After the bloodletting over the health-care bill, President Obama is now at a crossroads.
Not one opposition member voted for his health-care reform. That, along with tawdry buyoffs for fence-sitting members of the Senate and a reconciliation process that avoids another Senate vote have made a mockery of Obama's former healing campaign rhetoric.
In reaction, will the president now pick his next fights more carefully avoiding the sort of shady legislative dealings and us-vs.-them rhetoric that helped ram this bill through?
Or will the methods used to pass "Obamacare," which many polls deemed unpopular leading up to this weekend's vote, become the model formula for a new damn-the-torpedoes, full-speed-ahead progressive agenda?
We will learn soon on a variety of issues.
Obama may well try again for a comprehensive cap-and-trade bill to reduce carbon inputs. The increased taxes resulting from such legislation would trickle down into added fees on power bills for households and businesses. Such European-style state regulation would delight his liberal base and cement his credentials as our first activist green president.
Yet, given the shaky economy and controversies over the very science of global warming, forcing cap-and-trade through would ensure more months-long acrimony identical, in other words, to the health-care fury.
Far easier world be a bipartisan effort aimed at more reliance on nuclear power, and radical expansion of drilling for vast deposits of domestic natural gas.
Pro-industry supporters would welcome the boost for employment and greater independence from costly foreign energy. Liberals could applaud fewer greenhouse gases than currently produced from existing coal-fired plants.
President Obama apparently also wants to do comprehensive immigration and spoke of his plans in a taped video at this past weekend's immigration march in Washington.
But Obama's version of comprehensively solving illegal immigration through earned citizenship/amnesty can likely only be pushed through by legislative gymnastics, demonizing the opposition as nativists and energizing partisan activists by paying them back for their blanket support in the 2008 campaign.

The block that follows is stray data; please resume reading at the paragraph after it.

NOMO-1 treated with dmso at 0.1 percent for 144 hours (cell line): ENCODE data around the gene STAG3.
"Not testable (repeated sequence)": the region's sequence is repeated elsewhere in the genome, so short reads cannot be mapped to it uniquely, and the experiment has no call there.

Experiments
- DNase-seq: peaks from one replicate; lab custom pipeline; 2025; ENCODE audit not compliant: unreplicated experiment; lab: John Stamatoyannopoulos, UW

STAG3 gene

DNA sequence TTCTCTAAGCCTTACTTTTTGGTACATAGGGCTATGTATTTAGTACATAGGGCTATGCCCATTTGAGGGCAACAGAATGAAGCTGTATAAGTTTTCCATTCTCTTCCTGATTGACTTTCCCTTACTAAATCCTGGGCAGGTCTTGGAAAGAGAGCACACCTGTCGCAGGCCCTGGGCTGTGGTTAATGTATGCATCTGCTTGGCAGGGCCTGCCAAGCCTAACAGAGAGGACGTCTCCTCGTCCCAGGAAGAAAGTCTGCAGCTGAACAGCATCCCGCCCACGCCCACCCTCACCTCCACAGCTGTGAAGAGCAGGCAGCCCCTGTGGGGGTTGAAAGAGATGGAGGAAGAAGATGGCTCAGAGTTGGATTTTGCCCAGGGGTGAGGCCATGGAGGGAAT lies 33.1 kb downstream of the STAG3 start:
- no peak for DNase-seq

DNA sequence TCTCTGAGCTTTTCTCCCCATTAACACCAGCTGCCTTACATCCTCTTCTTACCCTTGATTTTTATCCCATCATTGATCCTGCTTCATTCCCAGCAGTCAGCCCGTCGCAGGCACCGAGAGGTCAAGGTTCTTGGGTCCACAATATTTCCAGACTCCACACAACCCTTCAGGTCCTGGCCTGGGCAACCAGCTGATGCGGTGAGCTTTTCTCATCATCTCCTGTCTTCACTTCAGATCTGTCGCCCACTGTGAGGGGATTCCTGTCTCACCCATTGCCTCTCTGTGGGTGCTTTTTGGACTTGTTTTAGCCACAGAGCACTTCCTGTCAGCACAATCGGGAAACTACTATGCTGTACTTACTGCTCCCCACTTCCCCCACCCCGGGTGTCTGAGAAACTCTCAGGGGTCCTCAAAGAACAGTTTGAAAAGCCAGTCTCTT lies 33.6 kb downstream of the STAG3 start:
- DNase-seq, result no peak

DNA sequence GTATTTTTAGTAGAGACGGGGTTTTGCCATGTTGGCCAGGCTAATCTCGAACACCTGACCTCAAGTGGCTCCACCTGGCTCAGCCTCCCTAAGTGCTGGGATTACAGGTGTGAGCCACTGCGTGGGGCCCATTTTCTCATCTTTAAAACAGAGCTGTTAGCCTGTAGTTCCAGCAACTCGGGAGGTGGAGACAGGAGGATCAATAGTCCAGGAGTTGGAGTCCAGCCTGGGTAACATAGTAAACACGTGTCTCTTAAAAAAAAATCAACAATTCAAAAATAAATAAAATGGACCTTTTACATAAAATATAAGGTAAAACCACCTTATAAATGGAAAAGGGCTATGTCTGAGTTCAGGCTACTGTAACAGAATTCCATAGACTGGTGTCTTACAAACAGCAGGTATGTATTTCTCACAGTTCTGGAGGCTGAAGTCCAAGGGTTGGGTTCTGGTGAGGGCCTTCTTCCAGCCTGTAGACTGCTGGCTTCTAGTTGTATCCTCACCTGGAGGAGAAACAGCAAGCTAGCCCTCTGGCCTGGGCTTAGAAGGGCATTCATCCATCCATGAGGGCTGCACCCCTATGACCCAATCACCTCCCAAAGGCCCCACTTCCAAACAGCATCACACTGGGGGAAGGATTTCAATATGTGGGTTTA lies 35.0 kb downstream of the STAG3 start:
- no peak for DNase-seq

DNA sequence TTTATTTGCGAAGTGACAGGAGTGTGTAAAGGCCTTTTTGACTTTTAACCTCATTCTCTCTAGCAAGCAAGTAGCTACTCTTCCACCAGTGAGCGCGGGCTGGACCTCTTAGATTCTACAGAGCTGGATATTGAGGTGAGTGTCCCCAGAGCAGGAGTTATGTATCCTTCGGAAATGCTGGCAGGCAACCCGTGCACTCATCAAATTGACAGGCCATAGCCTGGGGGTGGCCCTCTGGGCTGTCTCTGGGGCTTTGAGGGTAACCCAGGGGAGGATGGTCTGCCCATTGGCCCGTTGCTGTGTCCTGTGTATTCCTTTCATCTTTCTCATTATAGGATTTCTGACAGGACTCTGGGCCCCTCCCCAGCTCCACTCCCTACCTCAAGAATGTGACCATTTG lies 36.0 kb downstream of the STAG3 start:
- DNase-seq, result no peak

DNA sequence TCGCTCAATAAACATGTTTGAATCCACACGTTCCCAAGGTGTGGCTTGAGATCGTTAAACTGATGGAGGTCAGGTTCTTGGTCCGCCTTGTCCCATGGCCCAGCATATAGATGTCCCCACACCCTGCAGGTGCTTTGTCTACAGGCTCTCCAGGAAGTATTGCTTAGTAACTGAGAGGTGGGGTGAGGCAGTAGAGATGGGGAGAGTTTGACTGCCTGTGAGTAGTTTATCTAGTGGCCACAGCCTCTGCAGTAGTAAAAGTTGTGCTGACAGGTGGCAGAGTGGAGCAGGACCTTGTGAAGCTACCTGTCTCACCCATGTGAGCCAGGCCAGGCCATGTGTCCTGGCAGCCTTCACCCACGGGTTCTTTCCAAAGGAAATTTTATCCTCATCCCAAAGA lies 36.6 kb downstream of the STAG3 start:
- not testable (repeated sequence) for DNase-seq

In other words, it will also require the same kind of knockdown, drag-out fight we just saw over health care.
Again, far better for the country would be a bipartisan effort to take less-dramatic steps at ending the influx of illegal aliens.
The president could do an about-face and complete the stalled border fence, and enforce all existing laws against employers of illegal aliens putting off the messy fight over amnesty and guest workers until the borders are secure.
Liberals and unions would welcome the rise in wages once low-income American laborers had fewer illegal competitors. Conservatives could be assured that without an annual addition of a million new illegal aliens, there would be greater chances for integration and assimilation within American society.
It could be a win/win situation for everyone except a minority who counts on open borders and serial amnesties for those who break federal laws, along with a Mexican government that exports its population rather than make the necessary changes to allow them to stay with their families at home.
Then there are the now-record annual deficits and spiraling national debt. Even the new revenue from a promised return to the higher Clinton-era tax rates and a radical lifting on the caps on income subject to payroll taxes won't balance the budget.
So as Obama continues to grow the government, he'll bring on even more partisan fights over ever-higher taxes.
Or he can acknowledge that new local, state, payroll health-care and income taxes will soon take over 60 percent of incomes of precisely those who pay the majority of existing taxes and decide instead to offer a real freeze of all federal spending to the rate of inflation.
These areas where Obama could find centrist solutions and bridge differences are almost endless from an end to agricultural subsidies to energy independence. But getting things done incrementally and quietly would not bring out the drama, the headlines and the partisan emotions like the fight over health care.
What lessons will the president draw for the future from last week's health-care brawl?
I doubt it will be that the president and Congress should not ram through unpopular legislation on a strictly partisan and bare majority.
More likely, Obama's conclusion will be that a win is a win, and it's time to move on for more of the same bare-knuckles brawling.
If the latter is true, Americans may see more change but surely will end up with far less hope.
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Victor Davis Hanson, a classicist and military historian, is a senior fellow at the Hoover Institution and a recipient of the 2007 National Humanities Medal. Comment by clicking here.